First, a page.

Hamburg is the second largest city in Germany, with a population of over 1.7 million people.
Over the centuries, it has been destroyed several times, such as by the Great Fire of Hamburg in 1842. The fire began early on May 5, 1842 in Deichstraße and burned until the morning of May 8, destroying about one third of the buildings in the Altstadt. 51 people were killed, and 1700 residences, along with several important public buildings, were destroyed.The fire required major rebuilding of the city, which led to improvements in its infrastructure. It even gave birth to a vast new industry that thrives to this day: the heavy demand made by the fire on insurance companies led to the establishment of reinsurance companies (the largest and most famous currently being Swiss Re).
Since then, several devastating floods, and–most recently–Allied bombing raids during World War II have conspired to lay the foundation for rebirth after rebirth. They’ve become quite good at it.
Somehow, this resilient city has managed to recover and emerge even wealthier after each catastrophe (what’s known in resilience circles as “bouncing forward” from catastrophe).
Now, yet another example of making the most with what they’ve got is emerging in their famed St. Pauli neighborhood.
St. Pauli is located in the Hamburg-Mitte borough, one of 105 districts of the city. Situated on the right bank of the Elbe River, it’s a northern part of the port of Hamburg. St. Pauli contains a world-famous red light district around the street Reeperbahn. As of 2006, the neighborhood’s population was 27,612.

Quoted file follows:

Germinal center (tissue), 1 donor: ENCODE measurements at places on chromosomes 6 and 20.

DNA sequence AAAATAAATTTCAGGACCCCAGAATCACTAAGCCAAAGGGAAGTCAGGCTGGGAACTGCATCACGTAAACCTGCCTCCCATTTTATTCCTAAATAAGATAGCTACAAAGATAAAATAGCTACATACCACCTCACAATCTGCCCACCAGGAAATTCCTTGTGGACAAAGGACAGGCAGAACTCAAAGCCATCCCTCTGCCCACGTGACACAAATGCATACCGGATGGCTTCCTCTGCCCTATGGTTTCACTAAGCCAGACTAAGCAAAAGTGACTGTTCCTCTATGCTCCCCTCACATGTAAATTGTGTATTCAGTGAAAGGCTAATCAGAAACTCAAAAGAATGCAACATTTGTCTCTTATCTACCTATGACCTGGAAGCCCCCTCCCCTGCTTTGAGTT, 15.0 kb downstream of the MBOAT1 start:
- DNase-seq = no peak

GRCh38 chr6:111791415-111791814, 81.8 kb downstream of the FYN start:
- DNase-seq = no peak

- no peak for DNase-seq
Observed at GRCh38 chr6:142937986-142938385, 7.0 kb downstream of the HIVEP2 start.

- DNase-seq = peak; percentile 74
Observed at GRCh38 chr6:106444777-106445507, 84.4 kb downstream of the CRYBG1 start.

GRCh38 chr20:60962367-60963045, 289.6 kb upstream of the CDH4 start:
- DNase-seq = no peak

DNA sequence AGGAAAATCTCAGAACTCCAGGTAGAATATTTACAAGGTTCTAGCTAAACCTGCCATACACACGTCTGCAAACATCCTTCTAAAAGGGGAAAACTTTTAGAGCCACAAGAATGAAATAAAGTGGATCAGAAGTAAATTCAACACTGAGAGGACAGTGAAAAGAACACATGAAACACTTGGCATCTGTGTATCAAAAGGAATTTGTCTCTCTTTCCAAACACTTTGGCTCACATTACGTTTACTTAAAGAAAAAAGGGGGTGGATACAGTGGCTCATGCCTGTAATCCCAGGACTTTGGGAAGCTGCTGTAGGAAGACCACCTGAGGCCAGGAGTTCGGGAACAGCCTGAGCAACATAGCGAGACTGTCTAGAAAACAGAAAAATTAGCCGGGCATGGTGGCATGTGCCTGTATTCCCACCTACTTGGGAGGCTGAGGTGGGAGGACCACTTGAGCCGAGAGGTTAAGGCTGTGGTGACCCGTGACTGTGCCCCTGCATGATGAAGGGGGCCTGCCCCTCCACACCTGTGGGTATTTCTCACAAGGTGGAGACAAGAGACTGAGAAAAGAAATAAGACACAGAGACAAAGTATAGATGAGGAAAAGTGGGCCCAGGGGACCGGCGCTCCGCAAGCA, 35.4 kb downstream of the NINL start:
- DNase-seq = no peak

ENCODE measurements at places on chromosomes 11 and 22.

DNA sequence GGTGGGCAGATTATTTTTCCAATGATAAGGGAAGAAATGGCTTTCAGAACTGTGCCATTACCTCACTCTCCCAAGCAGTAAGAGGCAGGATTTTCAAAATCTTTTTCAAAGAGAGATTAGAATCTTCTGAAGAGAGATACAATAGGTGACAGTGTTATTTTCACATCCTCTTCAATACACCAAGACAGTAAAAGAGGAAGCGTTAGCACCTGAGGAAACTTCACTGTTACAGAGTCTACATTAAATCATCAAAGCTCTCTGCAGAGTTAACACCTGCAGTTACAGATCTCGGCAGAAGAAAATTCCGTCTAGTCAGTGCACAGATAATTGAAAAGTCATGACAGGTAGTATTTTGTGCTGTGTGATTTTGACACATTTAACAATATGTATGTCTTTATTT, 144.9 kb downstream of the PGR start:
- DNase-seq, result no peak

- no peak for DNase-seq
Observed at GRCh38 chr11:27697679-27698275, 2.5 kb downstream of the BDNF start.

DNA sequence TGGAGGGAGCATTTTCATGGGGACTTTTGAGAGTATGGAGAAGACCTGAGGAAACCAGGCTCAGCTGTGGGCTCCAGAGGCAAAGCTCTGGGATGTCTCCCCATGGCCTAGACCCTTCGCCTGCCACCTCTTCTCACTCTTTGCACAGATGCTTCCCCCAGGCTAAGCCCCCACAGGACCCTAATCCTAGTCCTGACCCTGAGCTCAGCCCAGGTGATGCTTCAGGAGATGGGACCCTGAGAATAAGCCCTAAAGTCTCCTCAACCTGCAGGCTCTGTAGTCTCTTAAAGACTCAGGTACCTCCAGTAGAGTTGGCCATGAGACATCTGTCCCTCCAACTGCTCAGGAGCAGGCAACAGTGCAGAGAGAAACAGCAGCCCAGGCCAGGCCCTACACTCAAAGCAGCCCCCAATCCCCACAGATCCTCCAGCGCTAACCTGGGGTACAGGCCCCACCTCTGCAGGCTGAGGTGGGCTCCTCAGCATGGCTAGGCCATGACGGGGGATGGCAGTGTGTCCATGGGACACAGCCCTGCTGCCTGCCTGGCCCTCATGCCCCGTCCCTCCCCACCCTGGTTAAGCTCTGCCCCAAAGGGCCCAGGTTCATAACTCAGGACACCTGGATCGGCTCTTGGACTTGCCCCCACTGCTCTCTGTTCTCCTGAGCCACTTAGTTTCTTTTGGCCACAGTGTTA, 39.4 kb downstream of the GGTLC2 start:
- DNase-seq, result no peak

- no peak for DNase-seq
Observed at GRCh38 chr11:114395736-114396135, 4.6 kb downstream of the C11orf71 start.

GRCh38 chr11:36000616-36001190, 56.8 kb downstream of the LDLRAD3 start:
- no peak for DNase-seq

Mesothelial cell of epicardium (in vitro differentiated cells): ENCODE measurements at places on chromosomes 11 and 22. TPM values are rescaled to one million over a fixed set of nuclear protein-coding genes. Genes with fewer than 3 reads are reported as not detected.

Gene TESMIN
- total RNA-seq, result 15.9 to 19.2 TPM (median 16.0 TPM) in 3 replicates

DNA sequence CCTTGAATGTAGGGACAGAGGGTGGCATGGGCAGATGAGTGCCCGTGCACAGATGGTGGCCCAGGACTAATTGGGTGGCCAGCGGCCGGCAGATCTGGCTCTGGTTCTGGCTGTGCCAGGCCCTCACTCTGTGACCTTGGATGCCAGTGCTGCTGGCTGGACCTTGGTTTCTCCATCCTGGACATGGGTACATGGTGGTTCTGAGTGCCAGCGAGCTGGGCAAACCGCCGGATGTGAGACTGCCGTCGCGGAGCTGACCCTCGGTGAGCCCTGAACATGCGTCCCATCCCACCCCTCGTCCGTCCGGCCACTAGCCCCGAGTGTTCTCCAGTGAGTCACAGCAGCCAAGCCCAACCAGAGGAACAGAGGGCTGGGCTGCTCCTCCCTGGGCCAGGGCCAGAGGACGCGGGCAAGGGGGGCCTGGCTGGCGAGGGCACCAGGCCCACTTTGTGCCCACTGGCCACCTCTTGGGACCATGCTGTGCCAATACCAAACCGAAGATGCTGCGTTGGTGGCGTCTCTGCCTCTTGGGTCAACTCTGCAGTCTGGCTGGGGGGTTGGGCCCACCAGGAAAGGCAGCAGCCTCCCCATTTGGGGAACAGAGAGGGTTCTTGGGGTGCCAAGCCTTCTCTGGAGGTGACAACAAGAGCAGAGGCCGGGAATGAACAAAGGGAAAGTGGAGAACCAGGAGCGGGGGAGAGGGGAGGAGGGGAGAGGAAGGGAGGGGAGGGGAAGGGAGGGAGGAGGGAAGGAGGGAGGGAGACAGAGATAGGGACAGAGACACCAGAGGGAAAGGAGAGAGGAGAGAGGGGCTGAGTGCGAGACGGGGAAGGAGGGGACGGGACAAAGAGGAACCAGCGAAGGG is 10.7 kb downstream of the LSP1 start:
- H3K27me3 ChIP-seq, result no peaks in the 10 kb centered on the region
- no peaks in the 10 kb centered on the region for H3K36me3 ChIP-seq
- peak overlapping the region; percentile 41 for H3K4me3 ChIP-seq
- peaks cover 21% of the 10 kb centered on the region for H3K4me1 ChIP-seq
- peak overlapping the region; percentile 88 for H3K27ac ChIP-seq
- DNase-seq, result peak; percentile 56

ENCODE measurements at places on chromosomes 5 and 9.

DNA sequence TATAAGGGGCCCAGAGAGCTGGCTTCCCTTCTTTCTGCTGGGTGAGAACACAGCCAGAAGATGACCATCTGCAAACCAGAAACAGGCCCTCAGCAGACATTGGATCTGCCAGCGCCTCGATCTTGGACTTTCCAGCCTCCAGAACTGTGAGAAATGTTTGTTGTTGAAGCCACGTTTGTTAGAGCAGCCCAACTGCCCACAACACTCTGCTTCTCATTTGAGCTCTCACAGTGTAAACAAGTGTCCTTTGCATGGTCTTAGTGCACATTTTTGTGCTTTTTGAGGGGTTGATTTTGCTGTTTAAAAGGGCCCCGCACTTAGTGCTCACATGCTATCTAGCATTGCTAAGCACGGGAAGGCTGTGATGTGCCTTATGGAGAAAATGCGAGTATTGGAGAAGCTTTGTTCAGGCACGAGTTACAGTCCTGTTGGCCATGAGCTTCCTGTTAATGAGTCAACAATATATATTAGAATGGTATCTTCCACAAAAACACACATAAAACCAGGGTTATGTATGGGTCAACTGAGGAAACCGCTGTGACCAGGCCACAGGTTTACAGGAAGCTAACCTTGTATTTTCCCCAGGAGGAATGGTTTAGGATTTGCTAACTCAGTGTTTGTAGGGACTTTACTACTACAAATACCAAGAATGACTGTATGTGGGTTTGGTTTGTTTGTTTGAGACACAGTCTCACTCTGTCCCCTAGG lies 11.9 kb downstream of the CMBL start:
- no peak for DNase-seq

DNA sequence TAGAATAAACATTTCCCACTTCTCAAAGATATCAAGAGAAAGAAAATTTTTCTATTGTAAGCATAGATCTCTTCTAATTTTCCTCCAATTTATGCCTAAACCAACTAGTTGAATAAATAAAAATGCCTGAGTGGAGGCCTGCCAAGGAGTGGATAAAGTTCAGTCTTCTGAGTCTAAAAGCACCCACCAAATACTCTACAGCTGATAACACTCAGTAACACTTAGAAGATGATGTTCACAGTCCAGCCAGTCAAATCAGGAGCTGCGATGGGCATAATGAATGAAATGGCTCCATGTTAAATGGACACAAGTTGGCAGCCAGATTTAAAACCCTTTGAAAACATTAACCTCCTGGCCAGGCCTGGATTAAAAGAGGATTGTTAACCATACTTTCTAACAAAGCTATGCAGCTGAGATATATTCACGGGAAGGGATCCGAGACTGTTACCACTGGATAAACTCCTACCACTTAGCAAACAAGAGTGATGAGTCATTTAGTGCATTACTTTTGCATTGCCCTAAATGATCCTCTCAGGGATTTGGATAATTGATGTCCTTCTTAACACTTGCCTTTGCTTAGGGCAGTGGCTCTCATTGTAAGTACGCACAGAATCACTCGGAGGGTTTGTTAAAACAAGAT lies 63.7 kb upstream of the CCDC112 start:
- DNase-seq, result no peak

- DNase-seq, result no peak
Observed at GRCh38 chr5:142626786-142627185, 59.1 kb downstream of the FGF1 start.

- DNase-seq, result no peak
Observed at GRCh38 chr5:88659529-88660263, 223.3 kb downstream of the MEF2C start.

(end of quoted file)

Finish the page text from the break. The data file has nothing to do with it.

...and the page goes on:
Under the slogan “We are rebuilding what we inherit”, an alliance of local residents and architects in Hamburg, Germany’s famed St. Pauli neighborhood have been given planning permission for their proposal to green and repurpose a hideous concrete military bunker built during World War II.
The proposal is called the Hilldegarden Project, and it hopes to create what they’ve nicknamed a “green mountain”.
It’s basically a garden and several new stories of mixed-use activities built on the unused roof of the bunker.
Designed to make it easier to see incoming enemy planes and shoot them down, the bunker now offers the best views in this section of the city: an under-underutilized asset that the local folks wish to put to good use.
The roof is the only unused area: the rest of the structure has long-since been repurposed as space for a music school, artists’ studios, a nightclub, and more.
Once Project Hilldegarden is finalized–a process expected to take about two years–the many hours of volunteer work by neighboring businesses and institutions, citizens, and district activists will pay off in the form of a eye-catching mixed-use building with a publicly accessible roof garden.
To get to this point, the Planugsbuero Bunker used a participatory planning process that involved over 10 calls for actions and involvement. Along the way, two concept journals were published, and a precise planing concept was co-developed by citizens.
All images courtesy of Planugsbuero Bunker.